Monday, October 17, 2011

Social action in transformational learning classes

What is our "brand" of service learning?

One of the most important ways in which service learning at Roosevelt differs from other universities is our frequent emphasis of creating social change through students' community work.  For instance, many service learning placements across the country involve tutoring children who experience adversity, but fewer encourage their students to question and act on why those inequalities exist in the first place.  This is where our social justice mission directs our work in a unique way for transformational service learning.

I recently read an example of this broader focus in an issue of the Diversity and Democracy newsletter published by the Association of American Colleges and Universities.   Here's an excerpt below.  You'll find other examples from some of the previous posts on this blog.

Perspective-Taking and Community
In my classes, I connect assigned readings directly to challenges facing our local and global economies. These challenges affect both students' lives and the lives of the community members with whom they come in contact. I use the course readings as media for enhancing critical dialogue on the possibilities for new models of democratic engagement and collaboration. To make the readings concrete, I give my students the opportunity to work alongside new immigrants in a Pomona day labor center, day laborers on the street corners of Rancho Cucamonga, farm workers in the San Joaquin Valley, and labor and community organizers in diverse coalitions throughout the region. The readings and our class discussions become "real" when students meet with these day laborers and community organizers to work on common projects that emerge from their dialogue. Just as in the classroom, students advance to new levels of collaboration and civic engagement by practicing democratic exchange.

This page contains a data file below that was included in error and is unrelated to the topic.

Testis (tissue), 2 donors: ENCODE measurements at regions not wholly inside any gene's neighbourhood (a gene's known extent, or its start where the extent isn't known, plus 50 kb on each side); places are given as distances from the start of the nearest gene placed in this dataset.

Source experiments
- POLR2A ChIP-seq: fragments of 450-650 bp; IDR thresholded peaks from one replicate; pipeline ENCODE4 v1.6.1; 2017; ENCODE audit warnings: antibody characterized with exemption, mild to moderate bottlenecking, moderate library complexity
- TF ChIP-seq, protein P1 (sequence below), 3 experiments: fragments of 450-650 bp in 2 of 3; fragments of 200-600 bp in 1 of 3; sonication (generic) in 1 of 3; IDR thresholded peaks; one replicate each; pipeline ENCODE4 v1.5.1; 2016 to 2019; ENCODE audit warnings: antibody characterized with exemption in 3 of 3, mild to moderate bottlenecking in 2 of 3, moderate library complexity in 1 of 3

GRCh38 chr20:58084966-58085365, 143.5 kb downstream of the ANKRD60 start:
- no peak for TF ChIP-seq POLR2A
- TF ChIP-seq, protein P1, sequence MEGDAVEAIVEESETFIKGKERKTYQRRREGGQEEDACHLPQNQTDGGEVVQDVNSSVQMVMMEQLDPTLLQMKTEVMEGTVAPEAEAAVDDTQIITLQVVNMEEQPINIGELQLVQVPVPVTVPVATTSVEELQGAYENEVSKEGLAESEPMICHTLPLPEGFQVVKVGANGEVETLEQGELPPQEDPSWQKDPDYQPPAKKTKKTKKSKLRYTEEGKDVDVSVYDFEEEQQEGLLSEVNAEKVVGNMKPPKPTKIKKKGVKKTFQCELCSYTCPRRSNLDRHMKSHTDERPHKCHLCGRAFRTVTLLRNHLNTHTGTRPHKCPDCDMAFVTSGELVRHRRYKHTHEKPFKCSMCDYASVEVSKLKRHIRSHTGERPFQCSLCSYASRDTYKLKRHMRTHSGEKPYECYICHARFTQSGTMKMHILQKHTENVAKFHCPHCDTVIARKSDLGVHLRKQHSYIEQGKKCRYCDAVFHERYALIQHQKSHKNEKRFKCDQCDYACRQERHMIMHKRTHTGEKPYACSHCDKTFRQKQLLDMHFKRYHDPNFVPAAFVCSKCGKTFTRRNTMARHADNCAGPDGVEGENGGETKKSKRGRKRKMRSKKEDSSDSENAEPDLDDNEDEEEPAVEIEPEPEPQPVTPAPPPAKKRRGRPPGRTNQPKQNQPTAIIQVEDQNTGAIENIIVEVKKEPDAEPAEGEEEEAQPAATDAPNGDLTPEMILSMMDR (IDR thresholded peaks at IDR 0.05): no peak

Having identified problems that are relevant to the workers, students use participatory community-based research and action to locate solutions. Drawing on their discussions with workers, students organize various projects that push for social change. Students and workers have collaborated to implement English classes, health workshops, and immigration rights research projects. Students have also organized petition drives, researched the constitutionality of checkpoints, marched to protest immigration raids, and campaigned to ensure continued funding for the local day labor center. To combat negative portrayals of new immigrants, students and day laborers have organized community-wide art and pictorial life history presentations. Thus the workers and students join in raising their voices and ensuring that they are heard. In all these projects, students come to accept the day laborers as teachers. With the help of the Center for Community Engagement and funding from alumna Susan Hanson, the college hosts weekly Encuentros (Encounters) lunches where day laborers share their life stories and converse in Spanish with students and faculty. Students also perform teatro (activist theater) in various communities during their spring break.

Through the projects and class readings, students become more equipped to understand contemporary debates over immigration, free trade, globalization, and the many myths that circulate about farm laborers, union organizers, and immigrant workers. By learning to respect each other's perspectives and by pursuing specific outcomes that benefit both campus constituents and workers, students and workers have developed a genuine trust over the years. In this way, the practice of perspective-taking becomes a useful tool in understanding the diverse experiences that intersect in the "border culture" between academia and the world beyond. Students learn to value the perspective of the "other": the poor, the worker, the oppressed, the immigrant, or the person of another color, class, gender, or sexuality. Similarly, workers and community organizers grow to respect classrooms as places where ideas can become deeds that advance their efforts to be heard.

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